For an administration troubled by a low rate of economic growth, the Scottish Government is doing little to help itself with the continued fiasco over late CAP payments to farmers. Like any business, the agriculture industry is run on projected revenues, and if it is sold short, new investment will be the first cut.
It’s not just the rural economy that suffers. Scotland is trying to build a reputation for excellence in the food and drink industry, with the emphasis on home-grown produce. If the producers face unacceptable delays in receiving payments they are entitled to, this has an inevitable knock-on effect on our ability to develop and enhance the Scottish brand.
The farmers are the obvious victims here, but the issue goes far deeper than a dispute within the directly affected industries. It has become a question of competence.
It is easy to criticise the Scottish Government for every perceived failure recorded under their watch, and there are times when it is clear that opponents carp for the sake of carping. But on delayed payments to farmers, the Scottish Government has no defence left. This matter should have been resolved months ago, but still we hear excuses of IT failures. It’s not good enough.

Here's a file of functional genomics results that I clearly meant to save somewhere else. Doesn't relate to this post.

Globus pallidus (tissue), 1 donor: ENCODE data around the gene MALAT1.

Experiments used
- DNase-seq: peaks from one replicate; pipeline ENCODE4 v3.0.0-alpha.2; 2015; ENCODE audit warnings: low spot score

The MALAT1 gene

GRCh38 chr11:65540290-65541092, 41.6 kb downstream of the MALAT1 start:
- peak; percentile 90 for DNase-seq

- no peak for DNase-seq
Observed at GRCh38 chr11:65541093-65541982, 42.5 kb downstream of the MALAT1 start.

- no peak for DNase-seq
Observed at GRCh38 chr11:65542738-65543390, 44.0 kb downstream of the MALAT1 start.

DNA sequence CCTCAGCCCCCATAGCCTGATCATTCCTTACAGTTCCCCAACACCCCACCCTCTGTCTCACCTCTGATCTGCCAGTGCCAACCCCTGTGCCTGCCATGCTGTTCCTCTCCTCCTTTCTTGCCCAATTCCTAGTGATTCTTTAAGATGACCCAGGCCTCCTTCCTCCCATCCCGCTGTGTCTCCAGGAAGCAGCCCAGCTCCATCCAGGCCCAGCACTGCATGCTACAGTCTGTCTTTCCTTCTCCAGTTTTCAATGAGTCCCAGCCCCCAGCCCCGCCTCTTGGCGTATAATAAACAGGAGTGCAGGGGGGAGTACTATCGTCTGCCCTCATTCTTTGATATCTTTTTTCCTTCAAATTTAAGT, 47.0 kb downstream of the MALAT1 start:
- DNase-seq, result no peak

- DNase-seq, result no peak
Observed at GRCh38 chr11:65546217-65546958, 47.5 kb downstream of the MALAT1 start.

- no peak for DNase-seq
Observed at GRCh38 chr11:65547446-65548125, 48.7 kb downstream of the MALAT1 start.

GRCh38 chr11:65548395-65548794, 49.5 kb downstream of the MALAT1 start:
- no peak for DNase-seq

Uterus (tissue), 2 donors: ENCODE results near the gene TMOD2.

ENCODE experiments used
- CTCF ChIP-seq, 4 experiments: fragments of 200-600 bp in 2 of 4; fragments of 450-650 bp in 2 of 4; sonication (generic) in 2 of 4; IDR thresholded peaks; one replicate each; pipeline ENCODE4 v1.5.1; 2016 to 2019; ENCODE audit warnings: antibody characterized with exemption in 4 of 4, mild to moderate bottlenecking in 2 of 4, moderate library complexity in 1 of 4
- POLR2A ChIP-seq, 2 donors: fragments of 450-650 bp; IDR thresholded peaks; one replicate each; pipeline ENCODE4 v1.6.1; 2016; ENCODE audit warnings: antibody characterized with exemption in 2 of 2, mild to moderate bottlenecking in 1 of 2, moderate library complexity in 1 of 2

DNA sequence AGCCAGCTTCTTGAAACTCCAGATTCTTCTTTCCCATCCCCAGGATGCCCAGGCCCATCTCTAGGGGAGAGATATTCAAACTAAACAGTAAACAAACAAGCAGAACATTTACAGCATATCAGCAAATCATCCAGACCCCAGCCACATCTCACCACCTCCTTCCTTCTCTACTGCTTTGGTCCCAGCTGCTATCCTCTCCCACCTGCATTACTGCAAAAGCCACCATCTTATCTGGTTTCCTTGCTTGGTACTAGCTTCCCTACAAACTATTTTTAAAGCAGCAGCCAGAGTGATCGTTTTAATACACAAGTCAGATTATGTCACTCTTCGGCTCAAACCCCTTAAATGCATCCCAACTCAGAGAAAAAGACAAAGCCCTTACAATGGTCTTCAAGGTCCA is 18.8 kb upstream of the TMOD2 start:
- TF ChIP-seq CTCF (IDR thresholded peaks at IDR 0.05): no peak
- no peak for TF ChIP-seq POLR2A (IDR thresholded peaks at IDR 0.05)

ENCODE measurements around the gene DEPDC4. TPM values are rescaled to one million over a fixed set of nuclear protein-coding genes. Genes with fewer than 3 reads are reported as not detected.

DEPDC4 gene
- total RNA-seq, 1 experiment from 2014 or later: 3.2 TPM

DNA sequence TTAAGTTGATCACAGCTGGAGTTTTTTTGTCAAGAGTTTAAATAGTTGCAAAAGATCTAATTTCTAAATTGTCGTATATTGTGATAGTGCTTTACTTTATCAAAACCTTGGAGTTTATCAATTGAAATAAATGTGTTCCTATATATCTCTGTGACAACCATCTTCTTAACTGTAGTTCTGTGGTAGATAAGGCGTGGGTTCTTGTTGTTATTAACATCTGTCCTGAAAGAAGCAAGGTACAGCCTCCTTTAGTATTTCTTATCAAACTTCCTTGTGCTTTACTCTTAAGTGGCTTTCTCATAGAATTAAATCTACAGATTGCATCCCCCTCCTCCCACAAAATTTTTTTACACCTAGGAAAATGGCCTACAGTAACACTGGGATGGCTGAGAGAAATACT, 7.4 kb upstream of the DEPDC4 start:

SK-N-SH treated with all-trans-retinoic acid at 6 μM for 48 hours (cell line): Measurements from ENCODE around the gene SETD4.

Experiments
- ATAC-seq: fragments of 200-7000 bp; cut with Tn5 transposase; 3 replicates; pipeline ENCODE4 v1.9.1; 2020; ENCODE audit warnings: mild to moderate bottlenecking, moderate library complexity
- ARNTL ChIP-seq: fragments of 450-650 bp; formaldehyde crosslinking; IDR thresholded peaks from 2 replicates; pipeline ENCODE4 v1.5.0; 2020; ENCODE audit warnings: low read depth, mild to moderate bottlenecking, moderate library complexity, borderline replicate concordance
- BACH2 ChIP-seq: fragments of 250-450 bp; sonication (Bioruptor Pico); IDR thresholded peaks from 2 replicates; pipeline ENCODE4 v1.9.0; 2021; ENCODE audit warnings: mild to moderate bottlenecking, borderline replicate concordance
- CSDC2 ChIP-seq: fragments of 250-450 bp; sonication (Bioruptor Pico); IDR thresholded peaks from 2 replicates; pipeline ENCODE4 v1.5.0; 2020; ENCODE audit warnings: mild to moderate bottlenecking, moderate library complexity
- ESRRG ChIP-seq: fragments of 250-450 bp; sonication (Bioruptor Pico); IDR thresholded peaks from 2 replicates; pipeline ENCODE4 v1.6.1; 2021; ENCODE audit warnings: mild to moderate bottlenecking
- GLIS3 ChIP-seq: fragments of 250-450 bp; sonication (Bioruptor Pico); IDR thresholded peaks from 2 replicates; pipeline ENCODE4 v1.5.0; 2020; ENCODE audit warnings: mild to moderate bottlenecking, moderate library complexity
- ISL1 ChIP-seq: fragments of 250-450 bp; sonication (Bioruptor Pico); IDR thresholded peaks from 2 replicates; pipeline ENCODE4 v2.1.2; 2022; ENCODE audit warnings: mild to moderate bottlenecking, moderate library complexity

Where is the leadership required to fix this problem? This week we had confirmation of a new delay to payments being virtually dragged out of the First Minister. She looks weak, and on the back foot. This does not inspire confidence.
All this adds to a building narrative around the SNP which points to a failure to deal properly with the domestic interests the Scottish Parliament was set up to serve. There are similar situations in education and health, where problems which have been apparent for some time have not been addressed adequately. Only in the past year have failings in education been acted on.
We are at a stage where it is far easier to list the Scottish Government’s failures than its successes in recent years. Each new problem, or inability to deal with an existing problem, erodes confidence in an administration that says it will make Scotland stronger, but does not have the record to back up that claim.
And meanwhile, three weeks on from the general election, we wait for a declaration of a revised strategy on a second independence referendum. If as much thought and effort had gone into the CAP payments system as has gone into a referendum strategy, Scotland’s farmers would have been paid long ago.